It really saddens me. Those ‘heroes’ have to bring in limelight. Therefore, I have proposed prizes for top five activists of the year, in TSP. And their little work-history should be displayed on TSP’s website, so that they remained encouraged. So that theirs credits remain with them …so that they stay optimistic… so that their credit may not hijacked. Now, interacting with international activists, I have a capacity to understand that if one really wants to do something for this society as a whole, our efforts should decentralized from expensive meetings to workshops. We will have to make our intentions very clear before our own. We have to work at grass root level. How long we can confined to arranging meetings? This vicious circle has to be broken!It is a whirlpool. We need grass level work to understand exact problems and their solutions, in a broader sense.In the countries like ours, policies for farmers are made sitting in air-conditioned rooms. Most of the policies makers never visited fields- the farmers’ workshop. They don’t know which crop is planted or harvested in which month and what efforts farmers made to nourish and protect it. And such are the policy makers! That is why farmers in India are committing suicide. Their problems are never understood because bureaucracy remained fail to feel farmer’s basic problems. It is imperative for policy-makers to have in-depth knowledge of farmers’ work. But they don’t have and never tried to. When a farmer works in his fields and counters any problem he has to find its solution at the spot.

Sitting at home it is not possible to find solutions of the problems. Farmers’ needs should be attended respectfully and timely. And, same trends have to be followed everywhere, I think. We promote humanism. We work for human beings for their human rights. And it is imperative that who are most deprived, leaderships should come from them since they have centuries long experiences of their problems. Whosoever is philanthropic in its ideology but not a deprived one has to strengthen deprived people without any discrimination. Like farmers, they know what and where the problems are lying. Here, in India, many healthy-wealthy people think that the way to benefits to the poor should go from their own hands. If deprived section wants to take leadership, it is indigestible to them. In a way they want to form a humanist dynasty in which no one from deprived (outsider) is allowed. And they love to be known themselves “humanists”. Present scenario is demanding such positive and worthy changes. If humanists in fact, believe in humanism, I must say, don’t cry for deprived people or Dalits (lower caste/ tribal people or deprived women. But, make them aware for their human rights and when they raise their voice, strengthen their voice. I salute those, who are working at grass root level.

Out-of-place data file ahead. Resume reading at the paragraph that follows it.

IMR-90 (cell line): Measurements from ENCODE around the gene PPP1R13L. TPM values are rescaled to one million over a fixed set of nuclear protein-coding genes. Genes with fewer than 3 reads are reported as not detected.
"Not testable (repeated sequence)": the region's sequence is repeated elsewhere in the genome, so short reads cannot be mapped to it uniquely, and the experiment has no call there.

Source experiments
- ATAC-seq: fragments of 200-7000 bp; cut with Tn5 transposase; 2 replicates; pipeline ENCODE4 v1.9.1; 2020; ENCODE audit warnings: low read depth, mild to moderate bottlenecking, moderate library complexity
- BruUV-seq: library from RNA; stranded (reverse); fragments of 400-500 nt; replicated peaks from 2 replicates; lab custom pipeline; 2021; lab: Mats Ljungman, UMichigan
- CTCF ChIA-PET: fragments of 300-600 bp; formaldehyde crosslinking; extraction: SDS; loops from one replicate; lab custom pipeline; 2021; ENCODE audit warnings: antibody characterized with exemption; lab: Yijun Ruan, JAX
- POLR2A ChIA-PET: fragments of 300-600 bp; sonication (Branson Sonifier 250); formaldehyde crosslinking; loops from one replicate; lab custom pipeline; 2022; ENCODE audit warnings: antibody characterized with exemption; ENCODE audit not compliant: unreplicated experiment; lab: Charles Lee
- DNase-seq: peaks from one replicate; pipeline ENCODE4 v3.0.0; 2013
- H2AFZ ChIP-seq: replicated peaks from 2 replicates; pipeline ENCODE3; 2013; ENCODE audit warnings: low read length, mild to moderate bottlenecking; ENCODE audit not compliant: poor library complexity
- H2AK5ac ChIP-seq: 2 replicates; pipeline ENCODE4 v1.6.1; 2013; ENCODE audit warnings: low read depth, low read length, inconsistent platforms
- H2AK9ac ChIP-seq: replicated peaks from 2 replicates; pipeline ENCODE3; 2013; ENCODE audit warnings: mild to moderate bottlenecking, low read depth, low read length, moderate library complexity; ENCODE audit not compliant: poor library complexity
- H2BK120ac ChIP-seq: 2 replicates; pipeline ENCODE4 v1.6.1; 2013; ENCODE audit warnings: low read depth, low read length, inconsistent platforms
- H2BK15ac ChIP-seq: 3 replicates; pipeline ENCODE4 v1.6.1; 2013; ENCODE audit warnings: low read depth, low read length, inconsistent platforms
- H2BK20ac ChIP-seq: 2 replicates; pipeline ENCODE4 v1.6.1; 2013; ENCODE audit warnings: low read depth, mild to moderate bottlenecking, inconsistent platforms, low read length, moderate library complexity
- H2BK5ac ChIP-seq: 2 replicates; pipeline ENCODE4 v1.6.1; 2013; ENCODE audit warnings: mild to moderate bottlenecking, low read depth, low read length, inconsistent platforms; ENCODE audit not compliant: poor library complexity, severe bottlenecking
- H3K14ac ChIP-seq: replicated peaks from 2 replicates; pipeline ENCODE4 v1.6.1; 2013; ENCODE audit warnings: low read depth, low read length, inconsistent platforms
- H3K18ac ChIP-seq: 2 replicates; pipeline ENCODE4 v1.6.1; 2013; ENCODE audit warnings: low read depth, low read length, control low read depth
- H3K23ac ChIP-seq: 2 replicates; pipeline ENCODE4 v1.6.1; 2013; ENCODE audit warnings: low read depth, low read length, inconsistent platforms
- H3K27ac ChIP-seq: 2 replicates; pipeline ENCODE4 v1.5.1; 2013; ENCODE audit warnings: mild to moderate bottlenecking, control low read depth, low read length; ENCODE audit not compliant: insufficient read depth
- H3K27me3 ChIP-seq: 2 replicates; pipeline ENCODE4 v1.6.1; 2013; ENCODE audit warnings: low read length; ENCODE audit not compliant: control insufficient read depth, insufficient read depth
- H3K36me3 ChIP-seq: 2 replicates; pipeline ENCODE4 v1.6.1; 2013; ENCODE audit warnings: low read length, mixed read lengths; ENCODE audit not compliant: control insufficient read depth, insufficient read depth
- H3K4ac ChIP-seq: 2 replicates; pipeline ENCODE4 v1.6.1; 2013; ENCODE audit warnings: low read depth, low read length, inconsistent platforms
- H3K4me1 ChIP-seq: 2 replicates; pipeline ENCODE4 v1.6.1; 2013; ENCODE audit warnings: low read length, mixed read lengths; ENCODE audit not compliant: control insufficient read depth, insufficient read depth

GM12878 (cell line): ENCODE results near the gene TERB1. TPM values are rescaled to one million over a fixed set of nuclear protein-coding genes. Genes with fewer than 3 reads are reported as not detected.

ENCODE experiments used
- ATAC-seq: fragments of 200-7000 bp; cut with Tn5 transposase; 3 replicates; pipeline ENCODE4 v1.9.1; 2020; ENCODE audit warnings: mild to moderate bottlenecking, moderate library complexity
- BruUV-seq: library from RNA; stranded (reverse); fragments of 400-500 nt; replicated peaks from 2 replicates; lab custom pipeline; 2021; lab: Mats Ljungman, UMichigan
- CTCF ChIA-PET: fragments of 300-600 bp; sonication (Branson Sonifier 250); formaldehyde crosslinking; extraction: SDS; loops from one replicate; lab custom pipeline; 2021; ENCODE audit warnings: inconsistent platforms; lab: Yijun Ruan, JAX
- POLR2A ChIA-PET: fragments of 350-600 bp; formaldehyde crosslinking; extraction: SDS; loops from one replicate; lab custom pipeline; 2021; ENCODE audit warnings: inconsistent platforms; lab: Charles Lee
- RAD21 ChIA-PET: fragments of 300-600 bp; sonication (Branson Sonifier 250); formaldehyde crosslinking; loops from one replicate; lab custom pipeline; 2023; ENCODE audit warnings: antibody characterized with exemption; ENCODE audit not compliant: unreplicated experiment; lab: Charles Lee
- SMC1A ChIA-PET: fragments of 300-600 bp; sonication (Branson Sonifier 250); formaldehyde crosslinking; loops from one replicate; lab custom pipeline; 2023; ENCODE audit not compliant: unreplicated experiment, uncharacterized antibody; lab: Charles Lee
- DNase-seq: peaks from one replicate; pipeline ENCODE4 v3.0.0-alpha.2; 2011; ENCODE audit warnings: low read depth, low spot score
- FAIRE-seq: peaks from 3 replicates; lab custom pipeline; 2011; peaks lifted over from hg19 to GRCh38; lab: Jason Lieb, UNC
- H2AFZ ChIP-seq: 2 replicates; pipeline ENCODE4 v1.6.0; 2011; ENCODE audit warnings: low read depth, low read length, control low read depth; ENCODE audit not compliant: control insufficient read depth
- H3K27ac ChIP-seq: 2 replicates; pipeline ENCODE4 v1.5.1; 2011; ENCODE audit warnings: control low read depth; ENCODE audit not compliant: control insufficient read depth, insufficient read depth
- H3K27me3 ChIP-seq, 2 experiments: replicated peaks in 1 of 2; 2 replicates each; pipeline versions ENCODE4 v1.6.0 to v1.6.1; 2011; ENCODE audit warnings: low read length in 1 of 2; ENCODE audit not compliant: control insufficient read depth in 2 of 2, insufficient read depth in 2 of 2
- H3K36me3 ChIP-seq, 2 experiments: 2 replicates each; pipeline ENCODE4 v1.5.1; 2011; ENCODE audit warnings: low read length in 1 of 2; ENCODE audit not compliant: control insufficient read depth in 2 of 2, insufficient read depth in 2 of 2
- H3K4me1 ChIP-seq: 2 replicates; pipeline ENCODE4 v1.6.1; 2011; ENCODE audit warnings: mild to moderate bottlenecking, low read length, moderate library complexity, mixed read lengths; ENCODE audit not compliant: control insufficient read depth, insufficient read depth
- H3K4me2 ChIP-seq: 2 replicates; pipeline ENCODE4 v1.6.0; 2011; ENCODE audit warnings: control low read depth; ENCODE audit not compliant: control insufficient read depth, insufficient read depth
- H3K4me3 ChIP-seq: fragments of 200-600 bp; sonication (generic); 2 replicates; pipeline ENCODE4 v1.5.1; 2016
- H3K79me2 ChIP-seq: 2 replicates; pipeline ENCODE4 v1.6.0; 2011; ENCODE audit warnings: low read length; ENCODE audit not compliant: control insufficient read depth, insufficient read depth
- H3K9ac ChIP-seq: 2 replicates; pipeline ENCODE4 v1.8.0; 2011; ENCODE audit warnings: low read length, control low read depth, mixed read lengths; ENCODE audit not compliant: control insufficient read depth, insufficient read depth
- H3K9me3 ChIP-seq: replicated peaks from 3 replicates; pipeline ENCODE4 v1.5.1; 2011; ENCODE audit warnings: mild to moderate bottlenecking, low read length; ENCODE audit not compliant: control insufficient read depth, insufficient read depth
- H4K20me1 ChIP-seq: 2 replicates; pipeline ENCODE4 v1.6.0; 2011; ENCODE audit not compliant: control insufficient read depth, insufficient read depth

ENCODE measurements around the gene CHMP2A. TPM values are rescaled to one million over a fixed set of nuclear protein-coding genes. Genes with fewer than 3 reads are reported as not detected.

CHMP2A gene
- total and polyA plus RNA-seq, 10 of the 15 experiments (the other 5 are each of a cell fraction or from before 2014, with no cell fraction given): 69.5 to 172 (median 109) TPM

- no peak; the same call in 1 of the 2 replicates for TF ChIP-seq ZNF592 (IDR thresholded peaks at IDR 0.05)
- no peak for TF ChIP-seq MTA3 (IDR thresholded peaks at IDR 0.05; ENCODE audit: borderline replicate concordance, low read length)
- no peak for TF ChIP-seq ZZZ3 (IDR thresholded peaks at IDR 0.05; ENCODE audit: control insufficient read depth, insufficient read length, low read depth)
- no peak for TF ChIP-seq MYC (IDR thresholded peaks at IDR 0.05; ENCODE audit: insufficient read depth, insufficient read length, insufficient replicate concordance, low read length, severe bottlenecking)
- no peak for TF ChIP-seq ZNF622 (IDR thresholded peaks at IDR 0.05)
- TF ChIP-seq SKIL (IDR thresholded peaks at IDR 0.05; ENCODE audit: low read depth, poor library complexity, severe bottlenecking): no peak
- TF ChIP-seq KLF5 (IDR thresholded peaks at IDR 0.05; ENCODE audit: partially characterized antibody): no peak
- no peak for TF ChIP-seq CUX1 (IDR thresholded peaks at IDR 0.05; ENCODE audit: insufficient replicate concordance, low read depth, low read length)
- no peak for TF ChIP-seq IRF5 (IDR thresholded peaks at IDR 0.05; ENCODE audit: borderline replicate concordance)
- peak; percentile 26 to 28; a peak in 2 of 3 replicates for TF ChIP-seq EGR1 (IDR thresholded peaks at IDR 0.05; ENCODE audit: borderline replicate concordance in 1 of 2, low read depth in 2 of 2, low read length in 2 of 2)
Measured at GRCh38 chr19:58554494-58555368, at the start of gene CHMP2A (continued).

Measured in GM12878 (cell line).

Author: Gurinder Singh Azad, 32 years old, Assistant Coordinator (since 2004), Tarksheel Society Punjab (TSP),Tarksheel Bhawan, Tarksheel Chowk, Sangheda By-Pass Barnala, Punjab (India), started work as an activist in 1997,Profile: promote rationalism through selling literature, organizing small Tarksheel programs in schools along with other activists (plays in simple local language adding fun to it), organizing magic shows in schools or villages making people understand these are just the hand tricks but not any paranormal practice, running a mobile psychopath centre like going to the patient and counsel it, promotion of literature pertaining to rationalism (TSP has its own publication house), organizing mass processions to aware people on the issues of female feticide, woman education, to make people aware about the value of trees, clean environment and water. Deep interior villages are given priority for all above activities.